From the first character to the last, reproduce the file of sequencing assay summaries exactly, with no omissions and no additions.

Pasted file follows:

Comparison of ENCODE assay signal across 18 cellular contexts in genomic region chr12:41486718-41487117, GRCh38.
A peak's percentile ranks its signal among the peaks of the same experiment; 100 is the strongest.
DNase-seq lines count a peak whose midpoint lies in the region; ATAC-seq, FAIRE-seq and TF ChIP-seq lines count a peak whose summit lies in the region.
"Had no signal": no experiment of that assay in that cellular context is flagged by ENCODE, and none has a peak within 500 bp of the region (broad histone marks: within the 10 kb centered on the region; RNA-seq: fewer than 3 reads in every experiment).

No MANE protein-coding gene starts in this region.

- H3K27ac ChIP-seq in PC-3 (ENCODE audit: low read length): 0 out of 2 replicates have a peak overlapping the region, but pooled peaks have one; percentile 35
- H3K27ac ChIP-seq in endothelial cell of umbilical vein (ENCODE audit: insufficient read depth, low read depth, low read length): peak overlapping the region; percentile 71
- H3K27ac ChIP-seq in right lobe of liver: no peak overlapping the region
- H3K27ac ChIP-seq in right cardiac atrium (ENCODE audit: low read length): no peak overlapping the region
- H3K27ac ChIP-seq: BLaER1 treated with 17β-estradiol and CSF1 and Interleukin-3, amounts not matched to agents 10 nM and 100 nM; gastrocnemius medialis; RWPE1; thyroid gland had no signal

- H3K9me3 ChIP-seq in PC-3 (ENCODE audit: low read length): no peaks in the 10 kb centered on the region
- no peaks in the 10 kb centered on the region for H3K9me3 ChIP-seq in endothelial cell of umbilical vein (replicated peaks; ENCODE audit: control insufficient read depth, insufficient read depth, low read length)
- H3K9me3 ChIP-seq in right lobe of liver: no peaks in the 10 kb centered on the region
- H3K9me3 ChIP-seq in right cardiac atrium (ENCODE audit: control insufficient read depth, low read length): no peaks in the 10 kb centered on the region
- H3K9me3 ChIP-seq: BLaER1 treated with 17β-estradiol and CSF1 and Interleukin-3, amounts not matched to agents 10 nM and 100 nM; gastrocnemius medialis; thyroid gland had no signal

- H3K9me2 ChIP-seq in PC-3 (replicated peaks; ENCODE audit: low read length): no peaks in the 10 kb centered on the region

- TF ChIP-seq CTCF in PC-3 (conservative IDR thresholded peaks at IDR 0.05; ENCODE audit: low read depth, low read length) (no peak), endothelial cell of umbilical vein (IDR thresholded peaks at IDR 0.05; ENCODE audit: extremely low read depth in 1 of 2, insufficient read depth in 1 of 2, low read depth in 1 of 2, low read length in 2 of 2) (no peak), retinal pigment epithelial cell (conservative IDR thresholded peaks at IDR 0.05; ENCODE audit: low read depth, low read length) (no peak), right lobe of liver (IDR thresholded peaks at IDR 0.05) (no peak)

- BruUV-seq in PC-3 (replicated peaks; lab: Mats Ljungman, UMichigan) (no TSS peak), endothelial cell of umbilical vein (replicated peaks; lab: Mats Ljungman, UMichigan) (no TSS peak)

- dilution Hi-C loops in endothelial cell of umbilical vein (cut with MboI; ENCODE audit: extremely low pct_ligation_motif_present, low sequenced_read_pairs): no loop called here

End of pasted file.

Comparison of ENCODE assay signal across 18 cellular contexts in genomic region chr12:41486718-41487117, GRCh38.
A peak's percentile ranks its signal among the peaks of the same experiment; 100 is the strongest.
DNase-seq lines count a peak whose midpoint lies in the region; ATAC-seq, FAIRE-seq and TF ChIP-seq lines count a peak whose summit lies in the region.
"Had no signal": no experiment of that assay in that cellular context is flagged by ENCODE, and none has a peak within 500 bp of the region (broad histone marks: within the 10 kb centered on the region; RNA-seq: fewer than 3 reads in every experiment).

No MANE protein-coding gene starts in this region.

- H3K27ac ChIP-seq in PC-3 (ENCODE audit: low read length): 0 out of 2 replicates have a peak overlapping the region, but pooled peaks have one; percentile 35
- H3K27ac ChIP-seq in endothelial cell of umbilical vein (ENCODE audit: insufficient read depth, low read depth, low read length): peak overlapping the region; percentile 71
- H3K27ac ChIP-seq in right lobe of liver: no peak overlapping the region
- H3K27ac ChIP-seq in right cardiac atrium (ENCODE audit: low read length): no peak overlapping the region
- H3K27ac ChIP-seq: BLaER1 treated with 17β-estradiol and CSF1 and Interleukin-3, amounts not matched to agents 10 nM and 100 nM; gastrocnemius medialis; RWPE1; thyroid gland had no signal

- H3K9me3 ChIP-seq in PC-3 (ENCODE audit: low read length): no peaks in the 10 kb centered on the region
- no peaks in the 10 kb centered on the region for H3K9me3 ChIP-seq in endothelial cell of umbilical vein (replicated peaks; ENCODE audit: control insufficient read depth, insufficient read depth, low read length)
- H3K9me3 ChIP-seq in right lobe of liver: no peaks in the 10 kb centered on the region
- H3K9me3 ChIP-seq in right cardiac atrium (ENCODE audit: control insufficient read depth, low read length): no peaks in the 10 kb centered on the region
- H3K9me3 ChIP-seq: BLaER1 treated with 17β-estradiol and CSF1 and Interleukin-3, amounts not matched to agents 10 nM and 100 nM; gastrocnemius medialis; thyroid gland had no signal

- H3K9me2 ChIP-seq in PC-3 (replicated peaks; ENCODE audit: low read length): no peaks in the 10 kb centered on the region

- TF ChIP-seq CTCF in PC-3 (conservative IDR thresholded peaks at IDR 0.05; ENCODE audit: low read depth, low read length) (no peak), endothelial cell of umbilical vein (IDR thresholded peaks at IDR 0.05; ENCODE audit: extremely low read depth in 1 of 2, insufficient read depth in 1 of 2, low read depth in 1 of 2, low read length in 2 of 2) (no peak), retinal pigment epithelial cell (conservative IDR thresholded peaks at IDR 0.05; ENCODE audit: low read depth, low read length) (no peak), right lobe of liver (IDR thresholded peaks at IDR 0.05) (no peak)

- BruUV-seq in PC-3 (replicated peaks; lab: Mats Ljungman, UMichigan) (no TSS peak), endothelial cell of umbilical vein (replicated peaks; lab: Mats Ljungman, UMichigan) (no TSS peak)

- dilution Hi-C loops in endothelial cell of umbilical vein (cut with MboI; ENCODE audit: extremely low pct_ligation_motif_present, low sequenced_read_pairs): no loop called here